But why did Blair choose to regard Iraq as the most pressing security threat facing the world in 2003, more dangerous than the likes of North Korea, Libya, Iran etc? Unlike the members of the Project for a New American Century, Blair had exhibited no obsession with Iraq before. Yes, he was an enthusiast for humanitarian intervention, toppling dictators like Slobodan Milosevic who massacred their own people. But there were any number of states that he could have targeted for invasion using human rights abuses as the justification. So: why Iraq for Blair?
Blair’s answer is in the first line of his statement to the Chilcot Inquiry released yesterday:
“Following the attack of September 11th 2001, the calculus of risk on global security had radically and fundamentally changed. In this context, the issue of Saddam Hussein and his long-standing defiance of the UN resolutions was bound to be a concern.”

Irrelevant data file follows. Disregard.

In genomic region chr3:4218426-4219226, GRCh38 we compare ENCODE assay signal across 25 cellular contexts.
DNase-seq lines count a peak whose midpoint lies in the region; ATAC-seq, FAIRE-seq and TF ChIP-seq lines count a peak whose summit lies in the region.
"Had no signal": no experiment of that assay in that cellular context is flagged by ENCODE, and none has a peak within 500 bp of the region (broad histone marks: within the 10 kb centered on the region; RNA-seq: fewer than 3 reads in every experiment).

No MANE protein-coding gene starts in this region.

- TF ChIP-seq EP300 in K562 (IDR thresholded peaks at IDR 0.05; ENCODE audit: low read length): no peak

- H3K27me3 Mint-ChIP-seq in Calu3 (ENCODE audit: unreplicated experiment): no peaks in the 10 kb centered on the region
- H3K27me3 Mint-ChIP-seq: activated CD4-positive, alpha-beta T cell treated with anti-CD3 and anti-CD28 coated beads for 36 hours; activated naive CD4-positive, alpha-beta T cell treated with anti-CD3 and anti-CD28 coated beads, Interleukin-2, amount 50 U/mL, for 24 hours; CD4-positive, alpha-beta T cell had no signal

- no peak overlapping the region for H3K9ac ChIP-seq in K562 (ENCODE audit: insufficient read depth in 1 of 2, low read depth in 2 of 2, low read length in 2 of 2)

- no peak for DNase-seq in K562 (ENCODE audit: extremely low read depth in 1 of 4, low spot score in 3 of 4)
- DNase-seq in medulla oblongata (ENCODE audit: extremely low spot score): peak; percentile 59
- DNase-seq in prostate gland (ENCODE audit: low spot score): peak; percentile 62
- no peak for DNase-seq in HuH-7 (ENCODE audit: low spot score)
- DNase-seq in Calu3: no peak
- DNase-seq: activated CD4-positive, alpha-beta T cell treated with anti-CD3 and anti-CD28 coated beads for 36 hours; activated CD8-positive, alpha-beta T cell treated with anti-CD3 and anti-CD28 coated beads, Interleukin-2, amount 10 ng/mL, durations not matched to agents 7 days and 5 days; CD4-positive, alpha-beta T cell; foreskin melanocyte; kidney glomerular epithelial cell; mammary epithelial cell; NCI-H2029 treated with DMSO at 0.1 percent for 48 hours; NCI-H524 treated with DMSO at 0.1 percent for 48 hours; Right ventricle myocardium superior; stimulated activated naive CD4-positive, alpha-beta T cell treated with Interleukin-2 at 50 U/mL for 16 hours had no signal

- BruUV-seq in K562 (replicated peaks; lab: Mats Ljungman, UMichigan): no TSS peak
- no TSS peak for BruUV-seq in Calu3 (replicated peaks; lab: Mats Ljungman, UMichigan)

This is pathetically, almost comically, weak. Saddam Hussein was known to be an enemy of Islamist terrorists. There was no good reason to come to the conclusion, as Blair claims to have, that there was a danger of the Iraqi dictator conspiring with Osama bin Laden to hit Western targets.
The argument that “the calculus of risk on global security had radically and fundamentally changed” is simply unsupported assertion. And Blair’s claim that Saddam’s defiance of the community “was bound to be a concern” is palpable nonsense. There is no good reason why the spotlight of concern should have fallen on Iraq in 2002/03, rather than any of the world’s other armed dictatorships.
"Too late," shouted Rose Gentle, the mother of Gordon Gentle, a Scottish soldier who lost his life during the conflict.